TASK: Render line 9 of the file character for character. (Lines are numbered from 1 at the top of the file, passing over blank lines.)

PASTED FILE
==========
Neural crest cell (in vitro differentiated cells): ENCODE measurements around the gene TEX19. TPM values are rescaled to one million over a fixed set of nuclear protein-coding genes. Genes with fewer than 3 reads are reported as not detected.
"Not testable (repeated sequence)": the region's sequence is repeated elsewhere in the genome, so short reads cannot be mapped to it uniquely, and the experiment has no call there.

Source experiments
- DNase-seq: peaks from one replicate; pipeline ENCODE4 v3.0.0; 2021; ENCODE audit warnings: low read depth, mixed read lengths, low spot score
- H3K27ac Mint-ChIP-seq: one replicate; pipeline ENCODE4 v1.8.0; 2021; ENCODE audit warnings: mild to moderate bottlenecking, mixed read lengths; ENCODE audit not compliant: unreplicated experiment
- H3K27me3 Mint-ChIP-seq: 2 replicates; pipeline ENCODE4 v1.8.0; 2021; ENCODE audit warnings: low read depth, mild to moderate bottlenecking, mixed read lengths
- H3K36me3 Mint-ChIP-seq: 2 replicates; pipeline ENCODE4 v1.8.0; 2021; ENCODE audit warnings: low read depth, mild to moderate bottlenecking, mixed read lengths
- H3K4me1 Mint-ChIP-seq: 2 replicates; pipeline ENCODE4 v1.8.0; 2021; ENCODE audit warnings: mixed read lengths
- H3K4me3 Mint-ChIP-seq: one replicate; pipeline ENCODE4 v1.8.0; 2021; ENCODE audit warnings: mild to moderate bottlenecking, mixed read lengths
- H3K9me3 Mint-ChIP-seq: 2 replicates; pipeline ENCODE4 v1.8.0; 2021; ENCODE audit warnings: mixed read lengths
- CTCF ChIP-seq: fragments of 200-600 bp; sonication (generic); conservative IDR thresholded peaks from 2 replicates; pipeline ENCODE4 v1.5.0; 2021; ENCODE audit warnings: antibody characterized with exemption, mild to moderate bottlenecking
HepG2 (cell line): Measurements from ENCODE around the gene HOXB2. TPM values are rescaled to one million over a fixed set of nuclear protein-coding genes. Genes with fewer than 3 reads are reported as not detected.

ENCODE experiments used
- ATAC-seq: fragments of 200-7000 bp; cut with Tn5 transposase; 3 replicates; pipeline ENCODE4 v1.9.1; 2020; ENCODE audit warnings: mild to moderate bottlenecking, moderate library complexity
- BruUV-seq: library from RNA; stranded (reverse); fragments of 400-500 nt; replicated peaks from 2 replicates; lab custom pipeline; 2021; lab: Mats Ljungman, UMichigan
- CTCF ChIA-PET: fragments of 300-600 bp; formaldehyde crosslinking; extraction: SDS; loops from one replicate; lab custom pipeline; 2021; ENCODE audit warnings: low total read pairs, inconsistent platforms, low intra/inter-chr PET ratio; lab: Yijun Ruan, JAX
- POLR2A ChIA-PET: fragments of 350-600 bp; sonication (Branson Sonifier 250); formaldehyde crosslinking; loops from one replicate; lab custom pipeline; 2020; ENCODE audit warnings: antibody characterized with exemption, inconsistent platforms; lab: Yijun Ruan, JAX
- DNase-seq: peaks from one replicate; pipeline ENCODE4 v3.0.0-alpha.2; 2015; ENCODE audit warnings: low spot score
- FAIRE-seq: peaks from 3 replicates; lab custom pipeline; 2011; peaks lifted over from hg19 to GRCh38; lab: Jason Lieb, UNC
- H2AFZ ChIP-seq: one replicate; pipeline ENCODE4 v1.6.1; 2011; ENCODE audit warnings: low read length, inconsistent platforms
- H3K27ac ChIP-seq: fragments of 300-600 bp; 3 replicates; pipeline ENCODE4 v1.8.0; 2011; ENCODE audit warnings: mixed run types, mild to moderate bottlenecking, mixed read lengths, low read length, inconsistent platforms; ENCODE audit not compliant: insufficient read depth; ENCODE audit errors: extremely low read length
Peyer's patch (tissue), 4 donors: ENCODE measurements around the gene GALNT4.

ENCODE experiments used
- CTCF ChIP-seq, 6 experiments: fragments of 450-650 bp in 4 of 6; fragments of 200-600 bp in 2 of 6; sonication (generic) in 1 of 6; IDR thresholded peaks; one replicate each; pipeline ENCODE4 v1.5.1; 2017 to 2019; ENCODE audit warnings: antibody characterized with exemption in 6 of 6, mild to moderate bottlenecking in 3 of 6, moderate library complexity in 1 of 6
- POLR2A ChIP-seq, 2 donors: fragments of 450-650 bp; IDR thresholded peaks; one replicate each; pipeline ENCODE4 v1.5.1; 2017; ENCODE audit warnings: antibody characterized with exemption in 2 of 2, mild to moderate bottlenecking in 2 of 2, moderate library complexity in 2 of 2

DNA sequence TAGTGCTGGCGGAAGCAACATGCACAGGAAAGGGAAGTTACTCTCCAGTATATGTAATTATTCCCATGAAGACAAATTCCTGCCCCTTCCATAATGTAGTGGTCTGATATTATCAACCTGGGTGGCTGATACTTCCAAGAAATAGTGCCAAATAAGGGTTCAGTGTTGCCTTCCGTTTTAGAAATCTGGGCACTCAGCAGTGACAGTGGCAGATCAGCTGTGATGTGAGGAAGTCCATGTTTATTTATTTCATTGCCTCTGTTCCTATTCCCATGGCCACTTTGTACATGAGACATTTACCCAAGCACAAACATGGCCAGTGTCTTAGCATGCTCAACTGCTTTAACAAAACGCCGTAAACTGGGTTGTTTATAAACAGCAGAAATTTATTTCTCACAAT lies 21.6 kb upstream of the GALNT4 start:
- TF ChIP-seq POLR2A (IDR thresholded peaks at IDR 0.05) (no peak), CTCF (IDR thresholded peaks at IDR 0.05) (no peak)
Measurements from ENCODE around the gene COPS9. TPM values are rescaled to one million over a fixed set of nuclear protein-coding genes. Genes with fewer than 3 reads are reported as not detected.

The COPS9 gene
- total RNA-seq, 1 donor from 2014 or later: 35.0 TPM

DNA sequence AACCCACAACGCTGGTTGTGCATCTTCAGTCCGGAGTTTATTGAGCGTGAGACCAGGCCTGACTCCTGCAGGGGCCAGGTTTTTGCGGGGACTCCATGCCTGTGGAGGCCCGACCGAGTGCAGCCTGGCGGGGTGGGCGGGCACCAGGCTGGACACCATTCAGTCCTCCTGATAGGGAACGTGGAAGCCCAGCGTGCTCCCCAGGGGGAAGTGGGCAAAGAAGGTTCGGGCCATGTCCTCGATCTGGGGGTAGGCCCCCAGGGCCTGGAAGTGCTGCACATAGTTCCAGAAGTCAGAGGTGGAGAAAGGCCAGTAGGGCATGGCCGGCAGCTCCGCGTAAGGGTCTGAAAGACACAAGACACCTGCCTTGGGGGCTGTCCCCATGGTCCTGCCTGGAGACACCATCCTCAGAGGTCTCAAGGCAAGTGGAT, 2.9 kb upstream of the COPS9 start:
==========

- H3K4me3 Mint-ChIP-seq: one replicate; pipeline ENCODE4 v1.8.0; 2021; ENCODE audit warnings: mild to moderate bottlenecking, mixed read lengths